A collaborative cleanup at a remote beach in the Point Reyes National Seashore removed hundreds of pounds of debris before it was washed out to sea into the newly established leatherback sea turtle critical habitat. Turtle Island Restoration Network's Program Director, Teri Shore, and Chris Pincetich, who leads Marine Debris Action Teams under Turtle Island that regularly perform cleanups, outreach, and policy advocacy to reduce plastic pollution in the ocean were both an integral part of the event. The press release resulted in a front-page story that weekend! Read the story below, and click here to view it online.
Pieces of $8 million Oracle yacht picked up from West Marin beach
By Mark Prado, Marin Independent Journal, November 10, 2012
Pieces of the broken Oracle Team USA's AC72 racing yacht have been washing up on the beaches of West Marin and were the subject of a cleanup effort this week.
The $8 million craft capsized on Oct. 16 near the Golden Gate during training; its wing sail was broken into numerous pieces.
The Oracle team immediately began retrieving the pieces of the broken boat and sent a helicopter to locate parts of the wing. The collection process is ongoing around San Francisco Bay and along the beaches.
About 90 percent if the debris has been found, including 12 pieces that washed ashore at Limantour Beach that were located Wednesday.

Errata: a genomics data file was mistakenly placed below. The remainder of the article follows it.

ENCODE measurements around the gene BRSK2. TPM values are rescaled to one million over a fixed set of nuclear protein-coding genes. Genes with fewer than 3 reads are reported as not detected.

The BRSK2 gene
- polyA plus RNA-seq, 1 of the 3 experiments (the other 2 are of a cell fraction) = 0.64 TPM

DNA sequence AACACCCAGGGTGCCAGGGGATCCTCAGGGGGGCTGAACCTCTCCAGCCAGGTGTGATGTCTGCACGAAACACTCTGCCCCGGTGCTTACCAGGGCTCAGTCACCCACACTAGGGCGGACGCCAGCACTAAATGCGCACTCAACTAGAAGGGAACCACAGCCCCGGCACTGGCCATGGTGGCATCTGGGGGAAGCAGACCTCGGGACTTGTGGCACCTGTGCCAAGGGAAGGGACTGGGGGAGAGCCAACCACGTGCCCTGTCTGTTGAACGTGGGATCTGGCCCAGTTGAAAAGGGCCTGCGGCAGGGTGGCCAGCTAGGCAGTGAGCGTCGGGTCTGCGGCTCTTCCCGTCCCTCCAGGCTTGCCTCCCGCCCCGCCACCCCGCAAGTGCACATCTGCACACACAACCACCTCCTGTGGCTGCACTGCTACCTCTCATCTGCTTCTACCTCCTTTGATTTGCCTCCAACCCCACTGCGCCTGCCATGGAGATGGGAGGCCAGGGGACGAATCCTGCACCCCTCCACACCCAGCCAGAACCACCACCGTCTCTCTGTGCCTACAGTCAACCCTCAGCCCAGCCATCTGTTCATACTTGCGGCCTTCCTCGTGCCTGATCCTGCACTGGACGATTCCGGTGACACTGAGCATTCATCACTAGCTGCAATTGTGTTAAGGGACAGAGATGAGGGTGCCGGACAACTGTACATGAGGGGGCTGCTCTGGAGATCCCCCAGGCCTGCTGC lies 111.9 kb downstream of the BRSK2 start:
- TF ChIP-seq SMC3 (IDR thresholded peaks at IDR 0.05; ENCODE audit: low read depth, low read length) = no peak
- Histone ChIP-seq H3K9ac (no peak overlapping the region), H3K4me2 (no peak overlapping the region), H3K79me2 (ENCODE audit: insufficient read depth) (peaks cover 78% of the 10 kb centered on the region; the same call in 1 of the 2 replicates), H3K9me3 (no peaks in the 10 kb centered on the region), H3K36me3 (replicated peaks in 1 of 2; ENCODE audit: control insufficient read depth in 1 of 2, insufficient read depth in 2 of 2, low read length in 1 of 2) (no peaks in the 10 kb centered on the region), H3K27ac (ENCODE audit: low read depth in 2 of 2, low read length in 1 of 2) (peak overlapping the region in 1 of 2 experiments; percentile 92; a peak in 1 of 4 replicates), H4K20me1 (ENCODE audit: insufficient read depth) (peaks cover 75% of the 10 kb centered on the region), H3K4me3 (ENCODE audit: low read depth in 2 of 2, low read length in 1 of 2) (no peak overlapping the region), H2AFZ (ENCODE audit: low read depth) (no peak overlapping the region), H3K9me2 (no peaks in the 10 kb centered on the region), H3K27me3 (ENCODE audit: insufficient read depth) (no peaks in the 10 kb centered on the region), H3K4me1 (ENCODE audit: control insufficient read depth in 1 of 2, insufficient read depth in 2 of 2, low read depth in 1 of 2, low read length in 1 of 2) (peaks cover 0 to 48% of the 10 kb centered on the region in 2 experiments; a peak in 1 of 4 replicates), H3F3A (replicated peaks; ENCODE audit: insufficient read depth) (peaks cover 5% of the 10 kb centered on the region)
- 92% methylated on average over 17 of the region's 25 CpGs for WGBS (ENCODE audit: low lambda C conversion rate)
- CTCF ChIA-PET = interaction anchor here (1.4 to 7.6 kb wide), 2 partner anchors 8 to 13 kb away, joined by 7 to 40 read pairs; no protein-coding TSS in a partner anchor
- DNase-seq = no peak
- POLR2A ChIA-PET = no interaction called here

"The biggest piece that was found was about three feet long," said Chris Pincetich, director with the Forest Knolls-based Turtle Island Restoration Network, who assisted with the cleanup at Limantour. "It was all black carbon fiber."
Pincetich said the Oracle team wants the pieces to help rebuild the boat.
John Dell'Osso, chief of interpretation with the Point Reyes National Seashore, said it's critical to get the debris off the beach.
"It's always important to get material off the beach that isn't meant to be there," Dell'Osso said. "It can have environmental impacts."
About 50 people arrived at the beach including members of Oracle Team USA, Turtle Island Restoration Network, Conservation Corps of the North Bay and the America's Cup Healthy Ocean Project.
In addition to picking up pieces of the yacht, they collected more than 350 pounds of boat debris from the wrecked fishing boat Barbara Faye, which came ashore in May.
The team spent four hours using rakes, shovels and gloved hands to unearth plastic bottle tops and fishing line, rusting bolts and wrenches, a diesel fuel filter, treated wood with nails sticking out and bits of polystyrene, Pincetich said.
"Winter storms would have swept all this plastic and fiberglass out into the critical habitat feeding area of California's Pacific leatherback sea turtles, so by removing it now, we are helping protect this critically endangered population of marine reptiles," he said. "It affects other sea life as well."